Most of southern Ontario remained under a winter storm warning by Environment Canada as heavy snow began to pummel the region for the second time in less than 24 hours.

Commuters in the Greater Toronto Area got through the morning rush hour by driving through more than 10 centimetres of wet snow Wednesday morning.

Forecasters predicted another 15 centimetres would start falling at about 4 p.m., just in time for the evening traffic rush. The snow is expected to continue to fall throughout the night.

"This storm has the potential to produce snowfall rates as high as 5 centimetres per hour with near zero visibilities especially during the evening hours," says a warning posted on the Environment Canada website.

"The highest snowfall from this system is expected to fall over the Goderich to Palmerston to Orangeville to Newmarket areas tonight with upwards of 20 to 30 centimetres possible there by Thursday morning," the warning continues.

Though city work crews took advantage of a break in the storm Wednesday afternoon to clear the roads after the morning storm, there is still expected to be havoc on the roads throughout the evening as the snow intensifies.

According to the Ontario Provincial Police, there were "hundreds" of accidents reported throughout the day. During the morning traffic rush, police reported about one crash every two minutes as commuters tried to make their way through slippery conditions and poor visibility on the roads.

"Some people are trying to do the speed limit out there, and we have ice and slush and snow," OPP Sgt. Cam Woolley told CTV Toronto. "Conditions are less than ideal -- and of course the speed limit is set for ideal conditions."

Bus, flight cancellation

Travellers waiting for flights at Pearson International Airport were faced with numerous delays and cancellations.

About 100 flights were cancelled and another 20 delayed Wednesday morning.

Airport officials warned travellers to call ahead to check on their flight status before heading out.

Around the GTA school boards urged parents to keep their children at home during the storm.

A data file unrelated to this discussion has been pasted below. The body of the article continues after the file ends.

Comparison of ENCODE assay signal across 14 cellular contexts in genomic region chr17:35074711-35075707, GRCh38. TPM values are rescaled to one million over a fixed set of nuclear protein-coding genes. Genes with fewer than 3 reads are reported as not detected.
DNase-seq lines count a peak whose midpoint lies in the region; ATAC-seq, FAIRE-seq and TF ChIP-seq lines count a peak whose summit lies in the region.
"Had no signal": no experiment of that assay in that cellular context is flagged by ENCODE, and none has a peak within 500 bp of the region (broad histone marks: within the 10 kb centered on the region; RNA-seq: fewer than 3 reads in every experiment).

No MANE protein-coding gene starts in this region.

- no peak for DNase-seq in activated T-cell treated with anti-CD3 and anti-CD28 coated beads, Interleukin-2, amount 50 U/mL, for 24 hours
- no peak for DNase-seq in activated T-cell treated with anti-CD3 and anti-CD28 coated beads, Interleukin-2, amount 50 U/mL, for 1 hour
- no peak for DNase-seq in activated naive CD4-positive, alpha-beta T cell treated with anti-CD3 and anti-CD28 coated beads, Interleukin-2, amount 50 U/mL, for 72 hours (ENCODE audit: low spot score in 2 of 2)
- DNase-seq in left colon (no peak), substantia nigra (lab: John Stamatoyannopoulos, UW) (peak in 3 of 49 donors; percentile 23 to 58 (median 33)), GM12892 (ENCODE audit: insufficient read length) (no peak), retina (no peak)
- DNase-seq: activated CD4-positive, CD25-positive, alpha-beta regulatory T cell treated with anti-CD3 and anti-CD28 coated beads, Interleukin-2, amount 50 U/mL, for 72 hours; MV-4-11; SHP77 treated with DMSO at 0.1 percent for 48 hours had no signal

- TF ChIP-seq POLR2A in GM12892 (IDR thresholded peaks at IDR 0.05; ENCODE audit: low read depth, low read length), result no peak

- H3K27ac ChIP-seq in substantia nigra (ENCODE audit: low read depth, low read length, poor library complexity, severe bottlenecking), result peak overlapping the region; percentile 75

Several boards cancelled transportation services.

The Toronto District School Board and Toronto Catholic District School Board have told their school bus drivers to stay home today.

Schools are closed in the Dufferin-Peel Catholic District School Board and Peel District School board west of Toronto.

Buses were also cancelled in:

  • Clarington;
  • Halton;
  • Peterborough County;
  • Northumberland County;
  • Prince Edward Country;
  • South and Central Hastings;
  • Belleville;
  • Quinte West and
  • Kawartha Lakes

Tomorrow morning, parents can check on school closures by logging on to CTV's school bus monitor site.

Clean streets

Toronto city crews managed to clear off highways and the main arterial roads by late morning but many side streets were still covered with snow by the time the second snowstorm hit.

Peter Noehammer, director of the city's transportation services, said when there are two storms in one day, the city tries to spread out their resources to make sure they have enough to last throughout the system.

He said residents have to do their part to help the city clean up the streets in a timely fashion.

"This is a narrow street and the plow has trouble going around the corner but also going around the parked car so he's trying to plow away from car off the side," he said, speaking to CTV Toronto while following a snow plow.

"He's got to be careful not to do damage to parked cars," he said.

He said it will take about 20 hours before all the streets are cleared.

Here is what you can do to help snow plows:

  • Don't park on the street
  • Don't shovel snow back onto the street
  • Be patient

Residents are reminded they must clear the sidewalk in front of their homes within 12 hours of the snowfall or face a fine of $120

Big business

Most people tried to do their part by clearing off their properties and the sidewalks in front of their homes but the wet snow made it an arduous job.

"Its great having a parking space for three cars in the summer in the winter, no, it's horrible, I hate it," said one woman.

One chiropractor said his clinic sees a spike in calls after a big storm.

"It's heavy snow today, its wet, so its harder to push then of course the lifting techniques play a role," said Dr. Wade Whitten.

Others prefer to pay someone who has heavy equipment to do the heavy lifting.

Tow truck drivers were also kept busy today helping pull cars out of snow banks and towing them away after nasty crashes.

"It never ceases to amaze me what some people get themselves into," said driver Dave Martino.

Abrams Towing Services said they expect to receive about 1300 calls, keeping their staff of 160 drivers fairly busy throughout the day.

"Just like all the other pedestrians and motorists we get stuck just like them -- so we have to be careful not go to areas where we get stuck," said Warren Campbell, operations manager at Abrams.

One woman said it's not a job she would ever want.

"What a horrible job," she said. "I wouldn't want their job for all the tea in China."

With reports from CTV Toronto's Austin Delaney, Naomi Parness and John Musselman